Many of the companies I advise are looking for the best way possible to structure their compensation. They know there’s a correlation between achievement and reward, and they want to find the structure that leads to the most company success and the best outcomes possible for team members.
 

Those are the right goals, so let me start with the first step necessary to achieve those goals: Get rid of bonuses.
 

“In most people’s minds, the bonus is essentially a gift.”

 

I’m not saying no one should receive anything beyond their salary or wage. In fact, I’m saying the opposite of that, as you’ll soon see. But the bonus is the least effective and least logical way of doing it.
 

In most people’s minds, the bonus is essentially a gift. They often associate it with Christmas. When they receive it, it feels like a gigantic act of benevolence on the part of their employer – maybe something that will pay for that year’s gifts or a special holiday trip.
 

I can understand why employees would like receiving a bonus. But as a business strategy, giving out bonuses doesn’t make any sense for a simple reason: They’re not tied to anything the employee accomplished.
There are two better ways to do this. I’ve got two ways in mind – similar, but with important distinctions. One is incentive pay. The other is at-risk pay.
 

Incentive pay is more familiar to most people, so let’s start with that. It’s basically the idea that you can earn something over and above your salary or wage by accomplishing certain things. I’m convinced that every employee should have the opportunity to earn some sort of incentive that’s tied to the employee’s performance.
 

It should not be based on time worked, because time isn’t necessarily achievement. And it should not be based on overall company performance, because that could rob a high-achieving individual of the incentive to do well.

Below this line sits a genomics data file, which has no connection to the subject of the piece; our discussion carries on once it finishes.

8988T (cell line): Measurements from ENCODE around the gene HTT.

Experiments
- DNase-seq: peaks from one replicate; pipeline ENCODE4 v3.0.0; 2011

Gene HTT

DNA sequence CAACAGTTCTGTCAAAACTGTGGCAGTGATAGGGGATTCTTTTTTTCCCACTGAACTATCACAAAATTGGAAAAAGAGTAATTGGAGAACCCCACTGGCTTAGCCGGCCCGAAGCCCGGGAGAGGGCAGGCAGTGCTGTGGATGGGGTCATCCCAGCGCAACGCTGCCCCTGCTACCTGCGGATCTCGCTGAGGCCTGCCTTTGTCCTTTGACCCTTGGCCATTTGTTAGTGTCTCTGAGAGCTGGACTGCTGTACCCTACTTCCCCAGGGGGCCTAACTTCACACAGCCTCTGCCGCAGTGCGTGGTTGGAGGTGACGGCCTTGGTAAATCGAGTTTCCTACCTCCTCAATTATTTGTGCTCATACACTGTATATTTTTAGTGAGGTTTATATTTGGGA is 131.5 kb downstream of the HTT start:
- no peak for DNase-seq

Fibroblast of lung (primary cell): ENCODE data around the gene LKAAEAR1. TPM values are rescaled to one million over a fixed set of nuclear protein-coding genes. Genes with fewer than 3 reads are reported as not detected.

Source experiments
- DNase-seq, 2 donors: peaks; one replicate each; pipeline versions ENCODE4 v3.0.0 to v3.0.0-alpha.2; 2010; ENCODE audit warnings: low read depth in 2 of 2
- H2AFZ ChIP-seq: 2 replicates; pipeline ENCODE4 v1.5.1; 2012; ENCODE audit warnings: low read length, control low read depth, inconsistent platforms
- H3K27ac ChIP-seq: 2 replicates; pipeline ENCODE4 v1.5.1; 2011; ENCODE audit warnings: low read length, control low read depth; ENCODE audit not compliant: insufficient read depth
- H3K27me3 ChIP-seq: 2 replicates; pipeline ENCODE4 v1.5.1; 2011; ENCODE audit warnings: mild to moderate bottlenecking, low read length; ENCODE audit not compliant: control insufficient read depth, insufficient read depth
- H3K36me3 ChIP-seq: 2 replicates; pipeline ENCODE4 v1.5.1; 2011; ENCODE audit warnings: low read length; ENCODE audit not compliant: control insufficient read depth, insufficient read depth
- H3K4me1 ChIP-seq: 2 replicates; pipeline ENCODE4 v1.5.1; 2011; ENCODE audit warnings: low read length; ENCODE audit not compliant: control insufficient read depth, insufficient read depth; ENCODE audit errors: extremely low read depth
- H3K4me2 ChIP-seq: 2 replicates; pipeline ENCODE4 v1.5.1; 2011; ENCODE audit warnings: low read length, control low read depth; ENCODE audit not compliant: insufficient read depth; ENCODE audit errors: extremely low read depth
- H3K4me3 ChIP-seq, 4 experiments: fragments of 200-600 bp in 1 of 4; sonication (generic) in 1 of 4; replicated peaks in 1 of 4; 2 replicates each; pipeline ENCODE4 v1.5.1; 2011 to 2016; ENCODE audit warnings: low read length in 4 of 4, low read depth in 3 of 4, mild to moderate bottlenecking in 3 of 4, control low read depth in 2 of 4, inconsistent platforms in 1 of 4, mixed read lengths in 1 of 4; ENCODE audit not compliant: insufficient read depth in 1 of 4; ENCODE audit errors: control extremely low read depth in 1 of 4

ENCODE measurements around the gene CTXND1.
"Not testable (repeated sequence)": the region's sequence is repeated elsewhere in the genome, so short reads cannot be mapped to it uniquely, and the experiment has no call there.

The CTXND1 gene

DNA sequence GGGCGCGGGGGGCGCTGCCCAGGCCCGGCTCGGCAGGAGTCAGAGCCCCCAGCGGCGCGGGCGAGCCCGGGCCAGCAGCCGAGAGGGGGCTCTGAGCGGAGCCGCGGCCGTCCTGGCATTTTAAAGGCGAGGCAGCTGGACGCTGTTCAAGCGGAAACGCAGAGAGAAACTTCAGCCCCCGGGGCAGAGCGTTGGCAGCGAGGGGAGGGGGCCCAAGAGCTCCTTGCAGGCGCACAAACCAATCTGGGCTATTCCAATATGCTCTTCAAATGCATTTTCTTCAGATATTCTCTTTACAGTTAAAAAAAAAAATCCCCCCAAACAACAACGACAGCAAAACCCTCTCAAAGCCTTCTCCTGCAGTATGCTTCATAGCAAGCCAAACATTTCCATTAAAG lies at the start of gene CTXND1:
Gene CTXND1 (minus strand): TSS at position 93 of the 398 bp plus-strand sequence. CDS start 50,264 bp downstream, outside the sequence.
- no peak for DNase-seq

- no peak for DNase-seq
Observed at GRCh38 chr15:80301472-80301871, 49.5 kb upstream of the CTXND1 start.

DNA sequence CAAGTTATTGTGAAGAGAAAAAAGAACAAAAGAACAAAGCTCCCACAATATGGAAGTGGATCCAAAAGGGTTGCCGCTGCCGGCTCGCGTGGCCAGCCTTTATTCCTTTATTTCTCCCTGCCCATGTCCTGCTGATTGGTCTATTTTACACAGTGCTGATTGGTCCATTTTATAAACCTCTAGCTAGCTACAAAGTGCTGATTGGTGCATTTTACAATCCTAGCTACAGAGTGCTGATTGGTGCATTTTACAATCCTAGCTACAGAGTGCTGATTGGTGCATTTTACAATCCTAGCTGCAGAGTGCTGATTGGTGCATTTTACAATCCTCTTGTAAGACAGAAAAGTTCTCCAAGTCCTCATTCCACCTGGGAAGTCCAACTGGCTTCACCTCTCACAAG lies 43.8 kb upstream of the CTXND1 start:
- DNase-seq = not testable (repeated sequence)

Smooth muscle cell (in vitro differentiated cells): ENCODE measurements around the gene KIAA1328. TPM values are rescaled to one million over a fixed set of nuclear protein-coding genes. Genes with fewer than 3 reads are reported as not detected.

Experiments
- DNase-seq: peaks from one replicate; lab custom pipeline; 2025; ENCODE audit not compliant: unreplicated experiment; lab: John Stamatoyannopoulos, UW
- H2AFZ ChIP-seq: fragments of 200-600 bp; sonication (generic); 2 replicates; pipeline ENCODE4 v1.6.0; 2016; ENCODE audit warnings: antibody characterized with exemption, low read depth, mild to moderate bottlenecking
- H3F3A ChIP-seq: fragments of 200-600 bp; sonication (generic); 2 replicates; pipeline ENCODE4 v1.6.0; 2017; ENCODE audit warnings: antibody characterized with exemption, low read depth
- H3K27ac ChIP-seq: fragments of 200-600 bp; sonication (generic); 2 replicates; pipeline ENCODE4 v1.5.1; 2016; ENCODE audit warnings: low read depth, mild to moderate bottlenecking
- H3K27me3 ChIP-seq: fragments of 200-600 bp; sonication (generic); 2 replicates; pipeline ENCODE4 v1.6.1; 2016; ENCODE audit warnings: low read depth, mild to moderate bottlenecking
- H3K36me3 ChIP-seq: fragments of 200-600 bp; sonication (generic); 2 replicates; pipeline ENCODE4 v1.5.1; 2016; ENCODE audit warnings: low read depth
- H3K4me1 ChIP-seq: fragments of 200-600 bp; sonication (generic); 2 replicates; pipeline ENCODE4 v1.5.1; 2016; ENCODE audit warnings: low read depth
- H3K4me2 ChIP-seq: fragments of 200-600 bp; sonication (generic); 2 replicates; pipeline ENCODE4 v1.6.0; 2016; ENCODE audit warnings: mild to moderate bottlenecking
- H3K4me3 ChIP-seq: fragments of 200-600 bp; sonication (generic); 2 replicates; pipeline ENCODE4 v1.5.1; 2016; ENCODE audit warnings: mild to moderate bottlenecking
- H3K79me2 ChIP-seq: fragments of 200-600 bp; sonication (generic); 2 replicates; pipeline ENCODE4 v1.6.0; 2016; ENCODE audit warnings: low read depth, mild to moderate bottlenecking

An incentive-based pay structure should be based on something measurable the employee can achieve that’s directly related to the company’s own strategic goals. It should come in addition to the employee’s salary or wage, and should be structured in such a way that the company can always afford to pay the incentive because it comes out of real rewards the employee’s achievements earned for the company.
 

Granted, this is easier to do with some positions than it is with others. For a salesperson, structuring incentives is easy. You just give them a percentage of what they sell. It’s harder to come up with metrics for, say, a mail room employee. But that doesn’t mean you can’t do it. If you’re paying someone to do anything for your company, you should have some sense of how the company benefits when they do that job well. So yes, a good performance in the mail room should accrue to the company’s benefit in ways that can come back to that employee in the form of an incentive.
 

That also adds to the motivation of every employee to increase the value of what they do for the organization. It should even work for nonprofits and government entities, because both have goals employees can work toward achieving. And they’re easier to defend against public scrutiny than the payout of “bonuses,” which might sound like sheer favoritism. If the extra compensation is based on incentive goals you can show were attained, that should end the criticism right there.